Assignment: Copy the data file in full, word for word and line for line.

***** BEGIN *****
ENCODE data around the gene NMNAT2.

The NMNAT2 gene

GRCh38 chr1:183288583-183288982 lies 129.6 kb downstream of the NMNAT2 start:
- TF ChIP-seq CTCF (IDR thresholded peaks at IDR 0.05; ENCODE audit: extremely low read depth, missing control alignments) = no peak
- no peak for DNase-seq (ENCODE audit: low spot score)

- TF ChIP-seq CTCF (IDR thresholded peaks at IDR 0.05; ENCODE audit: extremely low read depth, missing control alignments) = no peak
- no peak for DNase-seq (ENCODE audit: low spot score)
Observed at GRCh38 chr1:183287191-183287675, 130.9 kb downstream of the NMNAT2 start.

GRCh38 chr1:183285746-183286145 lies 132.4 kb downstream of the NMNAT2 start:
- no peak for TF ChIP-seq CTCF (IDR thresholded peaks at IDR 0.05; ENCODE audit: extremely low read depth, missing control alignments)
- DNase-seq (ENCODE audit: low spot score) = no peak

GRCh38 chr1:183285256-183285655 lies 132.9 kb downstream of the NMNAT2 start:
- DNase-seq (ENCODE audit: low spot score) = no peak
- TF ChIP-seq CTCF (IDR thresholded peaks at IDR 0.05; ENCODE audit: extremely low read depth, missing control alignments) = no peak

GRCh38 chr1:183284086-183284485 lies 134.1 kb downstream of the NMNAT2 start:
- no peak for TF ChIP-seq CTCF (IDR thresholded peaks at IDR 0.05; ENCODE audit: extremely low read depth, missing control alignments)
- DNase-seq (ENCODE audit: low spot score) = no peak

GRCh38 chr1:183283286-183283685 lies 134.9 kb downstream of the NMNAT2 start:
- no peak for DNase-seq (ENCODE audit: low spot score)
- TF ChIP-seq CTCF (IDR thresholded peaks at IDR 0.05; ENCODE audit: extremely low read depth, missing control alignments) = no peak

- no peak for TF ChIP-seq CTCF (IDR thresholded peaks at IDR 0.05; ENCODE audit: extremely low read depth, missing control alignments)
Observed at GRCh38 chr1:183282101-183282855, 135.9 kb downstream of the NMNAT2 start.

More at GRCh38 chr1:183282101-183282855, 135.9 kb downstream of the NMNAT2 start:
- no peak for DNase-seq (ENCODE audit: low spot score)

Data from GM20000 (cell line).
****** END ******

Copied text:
ENCODE data around the gene NMNAT2.

The NMNAT2 gene

GRCh38 chr1:183288583-183288982 lies 129.6 kb downstream of the NMNAT2 start:
- TF ChIP-seq CTCF (IDR thresholded peaks at IDR 0.05; ENCODE audit: extremely low read depth, missing control alignments) = no peak
- no peak for DNase-seq (ENCODE audit: low spot score)

- TF ChIP-seq CTCF (IDR thresholded peaks at IDR 0.05; ENCODE audit: extremely low read depth, missing control alignments) = no peak
- no peak for DNase-seq (ENCODE audit: low spot score)
Observed at GRCh38 chr1:183287191-183287675, 130.9 kb downstream of the NMNAT2 start.

GRCh38 chr1:183285746-183286145 lies 132.4 kb downstream of the NMNAT2 start:
- no peak for TF ChIP-seq CTCF (IDR thresholded peaks at IDR 0.05; ENCODE audit: extremely low read depth, missing control alignments)
- DNase-seq (ENCODE audit: low spot score) = no peak

GRCh38 chr1:183285256-183285655 lies 132.9 kb downstream of the NMNAT2 start:
- DNase-seq (ENCODE audit: low spot score) = no peak
- TF ChIP-seq CTCF (IDR thresholded peaks at IDR 0.05; ENCODE audit: extremely low read depth, missing control alignments) = no peak

GRCh38 chr1:183284086-183284485 lies 134.1 kb downstream of the NMNAT2 start:
- no peak for TF ChIP-seq CTCF (IDR thresholded peaks at IDR 0.05; ENCODE audit: extremely low read depth, missing control alignments)
- DNase-seq (ENCODE audit: low spot score) = no peak

GRCh38 chr1:183283286-183283685 lies 134.9 kb downstream of the NMNAT2 start:
- no peak for DNase-seq (ENCODE audit: low spot score)
- TF ChIP-seq CTCF (IDR thresholded peaks at IDR 0.05; ENCODE audit: extremely low read depth, missing control alignments) = no peak

- no peak for TF ChIP-seq CTCF (IDR thresholded peaks at IDR 0.05; ENCODE audit: extremely low read depth, missing control alignments)
Observed at GRCh38 chr1:183282101-183282855, 135.9 kb downstream of the NMNAT2 start.

More at GRCh38 chr1:183282101-183282855, 135.9 kb downstream of the NMNAT2 start:
- no peak for DNase-seq (ENCODE audit: low spot score)

Data from GM20000 (cell line).